In the centre of Dartmouth, overlooking the river front and next to the tranquil inner harbour, or Boat Float as it is also known, you’ll find the beautiful and peaceful Royal Avenue Gardens.
In the heart of the garden stands the cast iron bandstand which makes an impressive centre piece as well as providing a stage during town celebrations. Further into the park, away from the river, you’ll find the parks second main feature and focal point, an ornamental triple-tier stone fountain which is framed from the road by the arched Royal Avenue Gardens sign.
The park is filled with beautifully planted flower beds, which are linked by twisting paths allowing you to meander around the relaxing space. There are also many benches and seats available for passersby to sit and admire the plants. Among the many attractive beds you’ll find a herb garden, rose garden, Antipodean garden, Mediterranean garden and a Veale/Savill memorial garden as well as a small pond, community greenhouse and a war memorial.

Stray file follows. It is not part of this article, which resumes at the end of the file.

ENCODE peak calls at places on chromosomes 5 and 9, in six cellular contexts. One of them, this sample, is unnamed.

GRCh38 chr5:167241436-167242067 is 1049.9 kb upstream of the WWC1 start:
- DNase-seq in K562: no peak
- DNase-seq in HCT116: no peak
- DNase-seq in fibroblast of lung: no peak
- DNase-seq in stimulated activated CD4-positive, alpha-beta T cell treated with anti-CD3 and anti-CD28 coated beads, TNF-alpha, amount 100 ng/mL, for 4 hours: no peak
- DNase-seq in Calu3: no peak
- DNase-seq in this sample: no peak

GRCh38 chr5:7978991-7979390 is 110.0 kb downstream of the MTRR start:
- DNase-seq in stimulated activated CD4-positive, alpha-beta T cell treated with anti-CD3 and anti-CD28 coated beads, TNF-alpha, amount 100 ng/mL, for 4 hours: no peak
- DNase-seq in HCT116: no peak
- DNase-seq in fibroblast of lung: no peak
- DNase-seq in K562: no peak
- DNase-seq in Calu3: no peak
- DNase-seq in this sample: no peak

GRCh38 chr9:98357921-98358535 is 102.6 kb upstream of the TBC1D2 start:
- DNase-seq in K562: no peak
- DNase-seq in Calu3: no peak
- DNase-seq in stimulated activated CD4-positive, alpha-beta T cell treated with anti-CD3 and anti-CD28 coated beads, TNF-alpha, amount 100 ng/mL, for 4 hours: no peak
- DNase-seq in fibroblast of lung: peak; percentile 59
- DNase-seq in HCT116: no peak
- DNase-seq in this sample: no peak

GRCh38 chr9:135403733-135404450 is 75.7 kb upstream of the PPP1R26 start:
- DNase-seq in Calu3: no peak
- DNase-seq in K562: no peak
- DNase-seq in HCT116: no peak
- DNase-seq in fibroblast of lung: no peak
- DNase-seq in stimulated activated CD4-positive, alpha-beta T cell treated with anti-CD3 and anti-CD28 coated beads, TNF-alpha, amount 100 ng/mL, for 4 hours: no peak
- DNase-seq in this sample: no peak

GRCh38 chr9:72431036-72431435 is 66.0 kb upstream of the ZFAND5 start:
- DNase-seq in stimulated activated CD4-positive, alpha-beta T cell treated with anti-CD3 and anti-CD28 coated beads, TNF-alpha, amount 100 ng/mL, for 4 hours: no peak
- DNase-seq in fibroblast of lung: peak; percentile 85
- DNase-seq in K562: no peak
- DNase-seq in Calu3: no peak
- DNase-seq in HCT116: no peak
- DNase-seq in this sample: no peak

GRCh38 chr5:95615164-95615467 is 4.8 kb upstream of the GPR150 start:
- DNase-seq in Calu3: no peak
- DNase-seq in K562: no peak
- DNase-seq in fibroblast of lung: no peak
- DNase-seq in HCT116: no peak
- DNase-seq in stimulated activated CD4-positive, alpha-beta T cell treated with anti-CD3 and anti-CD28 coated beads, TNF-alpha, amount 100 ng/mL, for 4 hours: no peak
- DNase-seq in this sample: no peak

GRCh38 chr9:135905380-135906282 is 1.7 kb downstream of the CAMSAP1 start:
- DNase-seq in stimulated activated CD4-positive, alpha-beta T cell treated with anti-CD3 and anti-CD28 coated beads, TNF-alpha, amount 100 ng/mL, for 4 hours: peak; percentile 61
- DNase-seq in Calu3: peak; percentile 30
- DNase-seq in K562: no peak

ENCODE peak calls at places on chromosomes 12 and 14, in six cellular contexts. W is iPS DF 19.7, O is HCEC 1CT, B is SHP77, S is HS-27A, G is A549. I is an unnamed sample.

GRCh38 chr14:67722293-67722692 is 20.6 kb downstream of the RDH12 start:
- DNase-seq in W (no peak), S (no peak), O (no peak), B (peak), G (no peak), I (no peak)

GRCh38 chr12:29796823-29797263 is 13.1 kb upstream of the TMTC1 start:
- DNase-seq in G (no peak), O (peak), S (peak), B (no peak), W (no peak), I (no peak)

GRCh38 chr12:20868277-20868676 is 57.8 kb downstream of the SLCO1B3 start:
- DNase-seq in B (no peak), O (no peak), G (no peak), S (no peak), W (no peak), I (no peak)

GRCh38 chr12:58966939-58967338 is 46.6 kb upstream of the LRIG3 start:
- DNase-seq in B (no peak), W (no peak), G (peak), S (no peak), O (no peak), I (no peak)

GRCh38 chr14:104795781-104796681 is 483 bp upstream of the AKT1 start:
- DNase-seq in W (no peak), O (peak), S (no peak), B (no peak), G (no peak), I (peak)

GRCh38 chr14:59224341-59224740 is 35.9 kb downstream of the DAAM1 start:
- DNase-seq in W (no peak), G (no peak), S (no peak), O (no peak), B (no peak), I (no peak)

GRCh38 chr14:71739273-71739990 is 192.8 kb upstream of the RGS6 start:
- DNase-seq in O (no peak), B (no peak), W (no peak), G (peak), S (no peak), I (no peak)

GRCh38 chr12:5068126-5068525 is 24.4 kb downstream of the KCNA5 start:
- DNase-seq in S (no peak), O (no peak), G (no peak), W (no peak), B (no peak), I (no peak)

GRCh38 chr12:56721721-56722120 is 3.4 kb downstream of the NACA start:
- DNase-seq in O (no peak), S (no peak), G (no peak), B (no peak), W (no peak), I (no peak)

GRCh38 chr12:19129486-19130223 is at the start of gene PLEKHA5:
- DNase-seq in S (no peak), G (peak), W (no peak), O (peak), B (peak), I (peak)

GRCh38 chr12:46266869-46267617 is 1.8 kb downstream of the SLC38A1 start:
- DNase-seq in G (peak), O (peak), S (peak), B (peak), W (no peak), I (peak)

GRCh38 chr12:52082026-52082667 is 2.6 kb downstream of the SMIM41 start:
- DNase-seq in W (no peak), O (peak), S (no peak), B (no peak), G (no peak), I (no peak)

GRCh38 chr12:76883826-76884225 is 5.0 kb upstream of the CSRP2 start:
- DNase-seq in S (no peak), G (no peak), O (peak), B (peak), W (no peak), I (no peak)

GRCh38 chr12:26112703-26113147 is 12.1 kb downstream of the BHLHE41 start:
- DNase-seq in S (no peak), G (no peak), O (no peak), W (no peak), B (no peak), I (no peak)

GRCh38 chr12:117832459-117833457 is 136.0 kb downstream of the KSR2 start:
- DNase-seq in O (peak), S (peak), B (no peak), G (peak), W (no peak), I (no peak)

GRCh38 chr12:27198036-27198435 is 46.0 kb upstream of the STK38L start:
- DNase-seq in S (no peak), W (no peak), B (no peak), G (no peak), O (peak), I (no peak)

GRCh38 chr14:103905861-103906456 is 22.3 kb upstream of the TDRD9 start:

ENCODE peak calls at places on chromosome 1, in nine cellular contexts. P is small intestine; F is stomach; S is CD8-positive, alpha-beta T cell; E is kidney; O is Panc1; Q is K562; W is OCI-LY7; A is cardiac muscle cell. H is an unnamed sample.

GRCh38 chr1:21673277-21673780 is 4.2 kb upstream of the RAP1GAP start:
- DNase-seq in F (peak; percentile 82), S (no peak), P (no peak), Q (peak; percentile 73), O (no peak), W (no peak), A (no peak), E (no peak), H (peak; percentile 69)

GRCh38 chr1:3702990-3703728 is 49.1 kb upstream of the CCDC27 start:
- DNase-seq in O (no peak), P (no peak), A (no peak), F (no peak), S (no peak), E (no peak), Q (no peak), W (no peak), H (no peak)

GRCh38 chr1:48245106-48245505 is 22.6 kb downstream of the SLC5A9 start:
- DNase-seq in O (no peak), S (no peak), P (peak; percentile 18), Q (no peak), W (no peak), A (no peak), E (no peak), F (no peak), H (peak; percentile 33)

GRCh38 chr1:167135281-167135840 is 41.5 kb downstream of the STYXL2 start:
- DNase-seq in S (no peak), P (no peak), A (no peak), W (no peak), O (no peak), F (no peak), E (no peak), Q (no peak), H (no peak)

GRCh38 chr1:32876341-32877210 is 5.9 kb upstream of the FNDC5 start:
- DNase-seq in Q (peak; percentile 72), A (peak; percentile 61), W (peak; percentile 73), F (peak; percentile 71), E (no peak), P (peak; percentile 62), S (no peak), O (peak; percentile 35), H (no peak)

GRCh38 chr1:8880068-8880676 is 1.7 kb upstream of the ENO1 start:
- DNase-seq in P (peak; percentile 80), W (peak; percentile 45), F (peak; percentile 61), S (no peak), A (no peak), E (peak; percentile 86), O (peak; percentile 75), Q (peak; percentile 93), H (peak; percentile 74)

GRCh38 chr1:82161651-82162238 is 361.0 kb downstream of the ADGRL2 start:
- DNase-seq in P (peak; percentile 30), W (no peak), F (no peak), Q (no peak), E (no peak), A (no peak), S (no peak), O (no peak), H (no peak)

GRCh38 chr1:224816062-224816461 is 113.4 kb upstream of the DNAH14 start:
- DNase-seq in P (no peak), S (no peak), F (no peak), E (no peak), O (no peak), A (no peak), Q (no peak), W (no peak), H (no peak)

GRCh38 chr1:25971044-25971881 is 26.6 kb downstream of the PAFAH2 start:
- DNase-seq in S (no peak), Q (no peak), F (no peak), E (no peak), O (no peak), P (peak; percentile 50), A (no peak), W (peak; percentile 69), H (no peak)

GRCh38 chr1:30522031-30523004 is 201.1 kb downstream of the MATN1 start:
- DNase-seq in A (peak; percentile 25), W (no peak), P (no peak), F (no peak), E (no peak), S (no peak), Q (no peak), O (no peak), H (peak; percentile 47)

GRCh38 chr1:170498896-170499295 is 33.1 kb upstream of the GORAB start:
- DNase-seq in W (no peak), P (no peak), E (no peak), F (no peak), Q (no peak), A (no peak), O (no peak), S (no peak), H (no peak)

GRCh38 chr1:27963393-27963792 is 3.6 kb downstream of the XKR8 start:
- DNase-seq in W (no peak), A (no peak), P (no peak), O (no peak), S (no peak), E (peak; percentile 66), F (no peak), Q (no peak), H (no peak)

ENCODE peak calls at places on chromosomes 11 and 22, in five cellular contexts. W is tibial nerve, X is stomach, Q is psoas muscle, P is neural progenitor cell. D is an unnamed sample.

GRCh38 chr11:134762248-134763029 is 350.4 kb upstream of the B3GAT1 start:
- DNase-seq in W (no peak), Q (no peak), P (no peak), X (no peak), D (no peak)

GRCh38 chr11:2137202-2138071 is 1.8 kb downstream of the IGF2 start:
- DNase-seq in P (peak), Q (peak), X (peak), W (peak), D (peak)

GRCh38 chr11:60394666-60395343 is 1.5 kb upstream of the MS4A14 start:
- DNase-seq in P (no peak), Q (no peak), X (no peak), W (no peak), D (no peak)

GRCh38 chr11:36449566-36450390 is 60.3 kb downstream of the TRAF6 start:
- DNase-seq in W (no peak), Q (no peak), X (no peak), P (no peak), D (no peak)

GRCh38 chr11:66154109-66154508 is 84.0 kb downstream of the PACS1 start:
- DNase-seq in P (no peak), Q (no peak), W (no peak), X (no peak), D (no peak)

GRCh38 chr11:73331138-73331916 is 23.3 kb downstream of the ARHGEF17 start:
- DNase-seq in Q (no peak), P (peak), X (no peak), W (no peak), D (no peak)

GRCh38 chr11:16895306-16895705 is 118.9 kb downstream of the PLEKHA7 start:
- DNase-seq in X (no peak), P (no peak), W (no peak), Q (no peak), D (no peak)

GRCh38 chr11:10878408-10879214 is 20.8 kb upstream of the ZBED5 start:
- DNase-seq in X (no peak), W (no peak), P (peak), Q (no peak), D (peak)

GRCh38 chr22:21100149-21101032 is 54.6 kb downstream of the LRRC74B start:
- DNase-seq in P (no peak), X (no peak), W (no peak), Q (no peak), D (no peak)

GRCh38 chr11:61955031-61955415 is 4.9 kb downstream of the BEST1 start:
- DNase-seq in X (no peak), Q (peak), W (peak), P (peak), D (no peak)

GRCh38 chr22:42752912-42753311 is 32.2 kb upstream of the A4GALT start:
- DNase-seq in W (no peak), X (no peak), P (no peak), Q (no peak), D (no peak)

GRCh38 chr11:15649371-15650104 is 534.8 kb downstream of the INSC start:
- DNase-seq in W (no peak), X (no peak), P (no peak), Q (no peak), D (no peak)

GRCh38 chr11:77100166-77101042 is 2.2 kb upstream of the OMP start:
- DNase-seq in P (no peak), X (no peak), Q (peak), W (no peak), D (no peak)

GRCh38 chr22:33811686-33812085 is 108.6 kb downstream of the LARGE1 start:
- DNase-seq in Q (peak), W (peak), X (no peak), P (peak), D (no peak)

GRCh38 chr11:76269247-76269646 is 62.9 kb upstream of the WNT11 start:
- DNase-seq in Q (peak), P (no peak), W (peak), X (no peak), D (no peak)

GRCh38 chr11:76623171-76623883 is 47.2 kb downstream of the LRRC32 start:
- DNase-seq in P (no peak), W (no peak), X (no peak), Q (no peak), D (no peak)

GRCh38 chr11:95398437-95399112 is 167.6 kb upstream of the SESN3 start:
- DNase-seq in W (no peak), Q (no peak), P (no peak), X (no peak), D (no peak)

During the 16th and 17th centuries Dartmouth was thriving and extra land was needed, this lead to the reclaiming of land from the river banks and mud flats, most of the level land in Dartmouth was previously river banks, this is true of the land used for Royal Avenue Gardens.
The park was created by the Town Council and opened in 1887 and was named Royal Avenue Gardens following Queen Victoria visit to the town a number of years earlier. The fountain was added to the park in 1897 to celebrate Queen Victoria’s Golden Jubilee.
Royal Avenue Gardens is encircled by the Embankment and river to the east, the Boat Float to the south, Dartmouth town to the west, with the Visitor centre located in the north west corner, the Royal Avenue Garden car park to the north and the public toilets in the north east corner.